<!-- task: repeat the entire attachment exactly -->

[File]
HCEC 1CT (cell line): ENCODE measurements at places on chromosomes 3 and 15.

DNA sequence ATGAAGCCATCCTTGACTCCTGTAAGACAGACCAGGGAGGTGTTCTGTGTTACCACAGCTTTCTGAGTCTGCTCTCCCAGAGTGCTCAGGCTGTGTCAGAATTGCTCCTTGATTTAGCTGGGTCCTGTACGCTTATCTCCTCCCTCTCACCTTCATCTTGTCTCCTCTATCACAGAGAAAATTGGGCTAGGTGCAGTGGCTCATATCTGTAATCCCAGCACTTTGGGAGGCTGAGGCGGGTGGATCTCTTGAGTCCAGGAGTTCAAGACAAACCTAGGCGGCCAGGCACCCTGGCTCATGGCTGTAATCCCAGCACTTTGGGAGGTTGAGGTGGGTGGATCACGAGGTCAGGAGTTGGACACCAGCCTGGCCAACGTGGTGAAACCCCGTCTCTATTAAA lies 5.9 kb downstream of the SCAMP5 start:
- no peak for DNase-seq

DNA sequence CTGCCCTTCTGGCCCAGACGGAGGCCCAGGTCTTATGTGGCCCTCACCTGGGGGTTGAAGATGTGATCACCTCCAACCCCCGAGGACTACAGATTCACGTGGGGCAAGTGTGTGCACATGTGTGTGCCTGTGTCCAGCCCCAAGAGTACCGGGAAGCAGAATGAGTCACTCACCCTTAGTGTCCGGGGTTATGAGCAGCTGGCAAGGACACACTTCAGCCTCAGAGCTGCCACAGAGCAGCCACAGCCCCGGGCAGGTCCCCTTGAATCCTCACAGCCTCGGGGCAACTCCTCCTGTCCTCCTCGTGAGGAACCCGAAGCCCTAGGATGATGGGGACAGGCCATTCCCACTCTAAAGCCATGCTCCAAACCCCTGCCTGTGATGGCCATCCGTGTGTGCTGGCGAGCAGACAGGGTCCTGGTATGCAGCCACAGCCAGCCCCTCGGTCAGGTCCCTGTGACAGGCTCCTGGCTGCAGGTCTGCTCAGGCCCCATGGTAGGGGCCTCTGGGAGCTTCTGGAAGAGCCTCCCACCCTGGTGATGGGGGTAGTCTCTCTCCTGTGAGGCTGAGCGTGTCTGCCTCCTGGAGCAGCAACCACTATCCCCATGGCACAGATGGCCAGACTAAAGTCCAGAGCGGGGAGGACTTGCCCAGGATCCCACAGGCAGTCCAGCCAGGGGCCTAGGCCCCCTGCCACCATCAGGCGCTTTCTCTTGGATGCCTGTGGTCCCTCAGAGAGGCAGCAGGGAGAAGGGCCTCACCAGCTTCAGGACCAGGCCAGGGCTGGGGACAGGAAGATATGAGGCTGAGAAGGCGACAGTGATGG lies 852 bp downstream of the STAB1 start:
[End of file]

HCEC 1CT (cell line): ENCODE measurements at places on chromosomes 3 and 15.

DNA sequence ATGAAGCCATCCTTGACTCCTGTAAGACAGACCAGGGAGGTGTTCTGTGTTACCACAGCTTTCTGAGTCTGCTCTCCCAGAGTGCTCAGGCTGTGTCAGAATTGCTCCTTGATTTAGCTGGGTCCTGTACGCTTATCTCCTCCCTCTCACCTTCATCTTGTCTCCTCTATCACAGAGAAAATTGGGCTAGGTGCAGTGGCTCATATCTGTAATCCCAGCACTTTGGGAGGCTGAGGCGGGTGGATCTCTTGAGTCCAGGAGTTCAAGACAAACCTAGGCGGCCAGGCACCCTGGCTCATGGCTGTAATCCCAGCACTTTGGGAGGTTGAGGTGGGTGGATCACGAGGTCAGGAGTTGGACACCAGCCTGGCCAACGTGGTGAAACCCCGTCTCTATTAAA lies 5.9 kb downstream of the SCAMP5 start:
- no peak for DNase-seq

DNA sequence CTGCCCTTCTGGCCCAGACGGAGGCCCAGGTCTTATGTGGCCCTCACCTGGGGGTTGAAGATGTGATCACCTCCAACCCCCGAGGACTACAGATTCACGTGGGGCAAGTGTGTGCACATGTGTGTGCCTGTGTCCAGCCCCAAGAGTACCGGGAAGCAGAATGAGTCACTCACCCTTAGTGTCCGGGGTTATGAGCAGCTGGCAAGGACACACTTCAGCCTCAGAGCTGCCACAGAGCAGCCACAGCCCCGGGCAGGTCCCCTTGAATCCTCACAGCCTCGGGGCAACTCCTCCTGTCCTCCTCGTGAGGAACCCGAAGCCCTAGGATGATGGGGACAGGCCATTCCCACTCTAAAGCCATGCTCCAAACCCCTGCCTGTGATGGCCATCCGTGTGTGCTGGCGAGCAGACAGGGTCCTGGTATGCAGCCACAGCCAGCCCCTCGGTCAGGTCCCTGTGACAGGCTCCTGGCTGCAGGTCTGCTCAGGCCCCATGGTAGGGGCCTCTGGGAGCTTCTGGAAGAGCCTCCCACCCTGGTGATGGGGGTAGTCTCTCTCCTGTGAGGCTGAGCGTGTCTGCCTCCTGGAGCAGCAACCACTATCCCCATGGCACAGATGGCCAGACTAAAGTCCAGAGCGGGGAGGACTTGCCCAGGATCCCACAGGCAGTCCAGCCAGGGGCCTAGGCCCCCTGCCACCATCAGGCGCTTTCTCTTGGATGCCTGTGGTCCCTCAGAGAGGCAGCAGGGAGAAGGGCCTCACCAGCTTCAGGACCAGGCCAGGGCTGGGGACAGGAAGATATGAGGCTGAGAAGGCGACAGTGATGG lies 852 bp downstream of the STAB1 start: